A Goodbye

The boxes are packed. We came to Wales with twelve boxes, four suitcases, two cats and one child nearly two and half years ago. We leave with 14 boxes, three and a half suitcases, one cat and two kids. These final days are the busiest, most chaotic. My friend, Haloquin, arrived for dinner and magic last night in the midst of people moving furniture out of our house, me feeding the baby and the three-year old running around in his green, footed pajamas. My energy was frazzled and frayed.

Halo and I had decided to make some magic together. She too has studied Anderson Feri, with the same teacher I did! Halo is one of two other Feri practitioners in all of Wales (not including me) and she happens to live in the same small Welsh town as me. It’s been a comforting gift, having her presence here.

The weather here has been cold and wet – sometimes hailing, sometimes sunny, sometimes lashing rain. Halo and I hoped to get outside, and the weather cooperated. We went to the Fairy Tree, a spectacular oak, half alive, half dead. We walked in the dark, through the cemetery, behind the housing estate, over the stream, through the ankle-deep mud, over the trash left behind by partying teens, and around into the ‘arms’ of the tree.

My Fairy Tree, Lampeter, Wales, during the summer

We lit candles in jam jars, nestling them in the soggy grass and the crooks of branches. And we stood. And listened. And felt. Halo rang her singing bowl, the vibrations soothing my frenetic parts. We invoked the Old Ones, the Fey and the Spirit of the Land.

There’s no way to talk about my experience without sounding completely daft. It was an unexpected, tender, and bittersweet experience. The branches looked like extensions of dryads, dancing, writhing and pointing the way. I felt the Old God. I felt the Fey, I heard them. Water murmured beneath our feet. Oak wrapped around and over us. The Spirits appeared, listened in, and then retreated.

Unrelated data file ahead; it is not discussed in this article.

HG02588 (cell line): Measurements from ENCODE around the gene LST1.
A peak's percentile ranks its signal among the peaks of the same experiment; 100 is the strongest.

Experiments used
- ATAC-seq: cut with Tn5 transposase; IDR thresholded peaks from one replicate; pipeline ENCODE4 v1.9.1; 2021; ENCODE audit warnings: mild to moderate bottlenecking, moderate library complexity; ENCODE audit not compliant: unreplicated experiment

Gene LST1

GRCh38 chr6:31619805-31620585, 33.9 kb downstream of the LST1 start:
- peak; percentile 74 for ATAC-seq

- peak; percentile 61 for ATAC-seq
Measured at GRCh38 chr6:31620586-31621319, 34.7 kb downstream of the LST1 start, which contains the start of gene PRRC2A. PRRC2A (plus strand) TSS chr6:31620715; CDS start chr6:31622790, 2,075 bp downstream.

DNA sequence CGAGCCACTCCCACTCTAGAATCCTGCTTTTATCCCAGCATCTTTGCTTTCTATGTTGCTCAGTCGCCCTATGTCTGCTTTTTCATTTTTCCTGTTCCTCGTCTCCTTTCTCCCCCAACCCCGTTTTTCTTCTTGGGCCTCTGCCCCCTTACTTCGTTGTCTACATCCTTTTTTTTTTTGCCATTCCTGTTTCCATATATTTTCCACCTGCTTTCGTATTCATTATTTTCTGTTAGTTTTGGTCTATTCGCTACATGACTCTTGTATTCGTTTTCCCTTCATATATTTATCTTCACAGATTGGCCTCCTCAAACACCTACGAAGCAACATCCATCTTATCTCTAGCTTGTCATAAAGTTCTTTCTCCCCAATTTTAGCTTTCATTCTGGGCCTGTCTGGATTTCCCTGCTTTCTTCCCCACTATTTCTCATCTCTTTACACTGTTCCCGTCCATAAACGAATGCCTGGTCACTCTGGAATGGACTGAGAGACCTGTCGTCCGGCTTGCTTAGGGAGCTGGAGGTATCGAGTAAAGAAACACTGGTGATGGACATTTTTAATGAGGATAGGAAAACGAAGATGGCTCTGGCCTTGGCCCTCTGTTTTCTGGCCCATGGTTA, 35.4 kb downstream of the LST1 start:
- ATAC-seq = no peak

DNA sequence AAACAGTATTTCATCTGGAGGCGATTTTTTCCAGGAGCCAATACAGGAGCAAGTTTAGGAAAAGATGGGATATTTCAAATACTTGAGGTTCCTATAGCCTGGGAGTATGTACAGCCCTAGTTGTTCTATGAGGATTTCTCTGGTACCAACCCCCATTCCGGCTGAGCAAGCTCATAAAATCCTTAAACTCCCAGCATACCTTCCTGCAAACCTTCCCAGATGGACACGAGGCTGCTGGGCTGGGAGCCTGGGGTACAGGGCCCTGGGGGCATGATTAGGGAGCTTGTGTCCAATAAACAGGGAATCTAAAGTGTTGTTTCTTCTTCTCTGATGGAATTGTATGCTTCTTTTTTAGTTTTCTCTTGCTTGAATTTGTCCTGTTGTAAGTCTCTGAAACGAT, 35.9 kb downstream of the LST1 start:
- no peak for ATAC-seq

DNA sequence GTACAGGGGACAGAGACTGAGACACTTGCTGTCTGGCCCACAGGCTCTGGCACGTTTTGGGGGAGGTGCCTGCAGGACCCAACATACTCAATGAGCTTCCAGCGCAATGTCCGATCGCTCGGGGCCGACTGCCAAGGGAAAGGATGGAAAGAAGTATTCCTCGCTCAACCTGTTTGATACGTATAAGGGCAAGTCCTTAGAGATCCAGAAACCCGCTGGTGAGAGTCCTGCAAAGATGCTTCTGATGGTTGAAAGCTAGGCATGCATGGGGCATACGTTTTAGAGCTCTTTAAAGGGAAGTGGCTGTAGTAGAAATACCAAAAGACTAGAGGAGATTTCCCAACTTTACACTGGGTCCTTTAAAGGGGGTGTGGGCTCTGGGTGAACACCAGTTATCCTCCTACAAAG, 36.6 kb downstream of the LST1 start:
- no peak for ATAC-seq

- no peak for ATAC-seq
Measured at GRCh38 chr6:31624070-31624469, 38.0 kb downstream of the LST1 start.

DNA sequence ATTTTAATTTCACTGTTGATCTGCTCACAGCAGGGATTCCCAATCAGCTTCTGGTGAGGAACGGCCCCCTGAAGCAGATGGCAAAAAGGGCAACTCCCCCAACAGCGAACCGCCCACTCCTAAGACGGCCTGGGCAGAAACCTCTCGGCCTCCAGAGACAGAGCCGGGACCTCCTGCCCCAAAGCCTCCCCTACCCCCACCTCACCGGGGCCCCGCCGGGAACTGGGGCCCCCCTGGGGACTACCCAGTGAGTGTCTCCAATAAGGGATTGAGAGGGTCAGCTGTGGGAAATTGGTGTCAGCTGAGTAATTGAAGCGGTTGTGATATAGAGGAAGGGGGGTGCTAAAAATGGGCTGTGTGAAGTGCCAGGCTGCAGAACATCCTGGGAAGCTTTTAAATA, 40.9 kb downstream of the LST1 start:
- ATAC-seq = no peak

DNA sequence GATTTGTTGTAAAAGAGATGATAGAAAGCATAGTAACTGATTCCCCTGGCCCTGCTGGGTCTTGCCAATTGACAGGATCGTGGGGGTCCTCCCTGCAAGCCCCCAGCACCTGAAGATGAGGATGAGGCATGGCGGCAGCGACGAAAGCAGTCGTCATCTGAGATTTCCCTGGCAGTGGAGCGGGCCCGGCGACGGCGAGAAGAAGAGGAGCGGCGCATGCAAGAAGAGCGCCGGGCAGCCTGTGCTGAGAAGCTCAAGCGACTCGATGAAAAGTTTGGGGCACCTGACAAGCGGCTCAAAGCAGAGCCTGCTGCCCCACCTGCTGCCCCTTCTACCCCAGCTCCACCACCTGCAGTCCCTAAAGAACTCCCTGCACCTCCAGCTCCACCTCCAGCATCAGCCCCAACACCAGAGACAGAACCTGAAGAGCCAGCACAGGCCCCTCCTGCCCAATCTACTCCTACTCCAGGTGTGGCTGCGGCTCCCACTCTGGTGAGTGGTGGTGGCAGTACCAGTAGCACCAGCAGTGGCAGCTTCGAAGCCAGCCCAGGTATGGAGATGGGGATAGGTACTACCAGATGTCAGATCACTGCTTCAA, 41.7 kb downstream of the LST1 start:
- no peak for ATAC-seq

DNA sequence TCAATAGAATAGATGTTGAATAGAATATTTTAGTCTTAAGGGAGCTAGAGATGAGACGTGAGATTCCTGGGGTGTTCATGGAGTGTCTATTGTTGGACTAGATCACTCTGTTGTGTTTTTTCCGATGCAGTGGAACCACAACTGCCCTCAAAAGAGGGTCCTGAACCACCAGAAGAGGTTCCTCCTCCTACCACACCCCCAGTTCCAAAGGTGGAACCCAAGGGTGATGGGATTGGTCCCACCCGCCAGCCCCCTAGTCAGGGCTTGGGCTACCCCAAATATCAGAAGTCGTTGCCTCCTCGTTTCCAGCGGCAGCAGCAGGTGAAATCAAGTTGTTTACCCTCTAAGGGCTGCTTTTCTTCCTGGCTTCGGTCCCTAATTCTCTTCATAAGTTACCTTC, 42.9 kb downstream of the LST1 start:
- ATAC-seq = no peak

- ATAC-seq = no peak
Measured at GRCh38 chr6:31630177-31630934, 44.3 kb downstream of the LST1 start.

I came close to tears, which for me as a non-crier was a big deal. This land is so wild, so alive, so beautiful. I’m not ready to leave! And yet, I am. It is beyond clear that it is time to move on: due to a mistake on my part we are leaving one day earlier than expected. I hear you, Wales! We’re going already!

Halo sounded the bowl again. We offered ourselves to the Old Ones: we would know, we would learn, we would serve. Yes, this path is for me. For some reason the word ‘baptism’ came to my mind. This ritual felt like a baptism of sorts. Maybe all the water around us – in mud, rain, damp wood – was what did it. One more step closer to the Heart of things.

Such a simple ‘ritual.’ We left behind offerings of sweet short bread biscuits. We said our goodbyes. And back we walked in the night. I love that tree. I will carry it with me, in my spirit.

8 responses to “A Goodbye

  1. Have a good trip
    Lampeter is a lovely place. My younger sister studied at the college of the University of Wales there. (For those who don’t know the University of Wales is spread out in colleges in little villages all over Wales). I enjoyed visiting there. I hope that you find Olympia just as good.

    • Lampeter is going through some very awkward adjustments to the ‘new’ university. It is a very different place than I experienced in 2007. Many people have commented on how demoralized the place is by the changes in the last two years. It’s a shame, a true shame. I hope (and fully expect) Olympia to be vastly better for us. But thank you for your well wishes!

  2. You may not be someone who cries, but I did when I read your post. I am going to miss you hugely, I am so fond of you, although we have barely scratched the surface of getting to know each other. Wales will be with you and you will still be part of Wales for me.

    • Elaine, I will miss you too! You have been a real gift. I do hope our paths will cross again. If not, I give thanks for the internet which will allow us to stay in easy contact. See you later today for an in-person send off!

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